That Johnny Kitagawa has long faced extremely credible allegations of being a sexual predator and pedophile isn’t anything new to those who weren’t burying their heads in the sand, and yet even upon his death and afterward, it’s also true that it continued to be more of an unspoken truth than something acknowledged and confronted widely. Well, for whatever reason, the BBC recently did a documentary on that history, called Predator: The Secret Scandal Of J-Pop.
Johnny Kitagawa’s legendary male-only talent agency trained young boys to become superstars. But for over 50 years, Japan has kept Kitagawa’s dark secret – a long history of allegations of sexual abuse, made by boys in his agency. Even after the music mogul’s death in 2019, the Japanese media remained largely silent. Why?
Journalist Mobeen Azhar explores the suffocating reality of being a J-pop idol and the influence that Kitagawa had on the media, and exposes the brutal consequences of turning a blind eye.
I haven’t found a way to (legally) watch the documentary if you don’t live in the UK, however, they also have an accompanying article, which is arguably the better option anyway.
Overall, it’s far from a perfect (or even good) documentary, as it’s full of cringe-worthy establishing shots and commentary, and the reactions to his victims and their mentalities is almost offensive and insensitive. Additionally, it spends a lot of time covering things that have been public for decades now, and that you’d probably know if you read even a little bit. However, there is also some new ground broken here, specifically two victims that I don’t think have spoken out before.
Hayashi (not his real name) was 15 years old when he sent his CV to Johnny & Associates. His first impression of Kitagawa, who he met at his audition, was that he was “kind and considerate”. But things quickly turned.
Hayashi has never spoken publicly about his experiences before and is understandably nervous about recounting his ordeal.
Just a week after the first meeting, Hayashi was invited to stay at one of Kitagawa’s homes, known as “the dormitory” because so many boys would sleep over. “After a while Johnny told me, ‘Go and have a bath.’ He washed my whole body, like I was a doll,” he says.
Visibly shaken, he recalls Kitagawa then performing oral sex on him.
Hayashi told us the abuse happened on a separate occasion too. He says it was clear the other boys knew what was going on.
“They all told me, ‘You have to put up with it or you won’t succeed.’ No-one around me had quit. Johnny was the only adult. So it wasn’t a situation where we could talk to anyone.”
As an adult, Hayashi believes this quiet acceptance was partly tied up with the boys’ dreams of success.
“The boys that succeeded, thanks to Johnny, their lives changed the moment they entered the agency. I think they are very grateful. That’s a different thing from those sex crimes. I have only lived in Japan and have thought it was a great country. But maybe I’m wrong.”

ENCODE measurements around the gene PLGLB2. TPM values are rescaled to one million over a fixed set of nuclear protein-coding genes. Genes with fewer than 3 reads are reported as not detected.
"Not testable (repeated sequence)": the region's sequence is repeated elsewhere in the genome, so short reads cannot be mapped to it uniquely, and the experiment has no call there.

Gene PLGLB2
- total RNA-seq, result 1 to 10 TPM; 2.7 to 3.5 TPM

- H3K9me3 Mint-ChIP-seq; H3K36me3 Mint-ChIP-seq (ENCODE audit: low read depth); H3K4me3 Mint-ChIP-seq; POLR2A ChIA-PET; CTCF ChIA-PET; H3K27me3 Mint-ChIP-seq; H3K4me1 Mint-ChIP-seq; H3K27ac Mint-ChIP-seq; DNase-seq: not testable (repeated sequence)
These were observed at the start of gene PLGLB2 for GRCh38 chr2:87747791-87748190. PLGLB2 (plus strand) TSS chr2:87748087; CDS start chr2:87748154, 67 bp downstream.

Ryu joined Johnny & Associates in 2002 and was a backing dancer for 10 years. Like Hayashi, he has never spoken about his experiences publicly before.
“When I went to the bedroom Johnny came in and said something like, ‘You’ve been so busy. I’ll give you a massage.’ He started from my shoulders and gradually went downwards. At a certain point it went too far and I said, ‘Don’t do any more.’ He said, ‘Sorry, sorry’ and went to a different room.” Ryu was 16 at the time. Kitagawa was in his seventies.
Today, as an adult, Ryu does not condemn Kitagawa. “I don’t dislike Johnny. I love him. Johnny was really a wonderful person and I owe a lot to him. I still think that we were treated with great love. It wasn’t such a big problem for me, which is probably why I can smile and talk about it now.”
Two other Juniors were spoken to as well, one who has written about Kitagawa predatory behavior to him and one who denies anything. One brushed off the allegations by reasoning that if he had done something wrong he wouldn’t be so successful/supported, while the other said that if he was given the chance he would’ve accepted Johnny’s advances.
Yeah, the effects of grooming are disgusting.
The documentary also goes deep into the Shukan Bunshun article that ended up establishing the credibility to all the rumors (via court admissions) and how it was swept under the rug for the most part. Though as others have pointed out, the allegations go back to the very start of the company. If you weren’t familiar with that part of the saga, it’s as good a time as any to read up on that as well.
Anyway, it’s true that many fans of J-pop were already aware of Johnny’s predatory and abusive history, and I get this documentary in itself is unlikely to change much with how shoddily it was executed. However, given that this part of his legacy was largely unacted upon and unpublicized while he was still alive, it’s hard to argue with any attempt that forces a wider audience to confront the reality of the horrific shit that he did and that he built his empire on.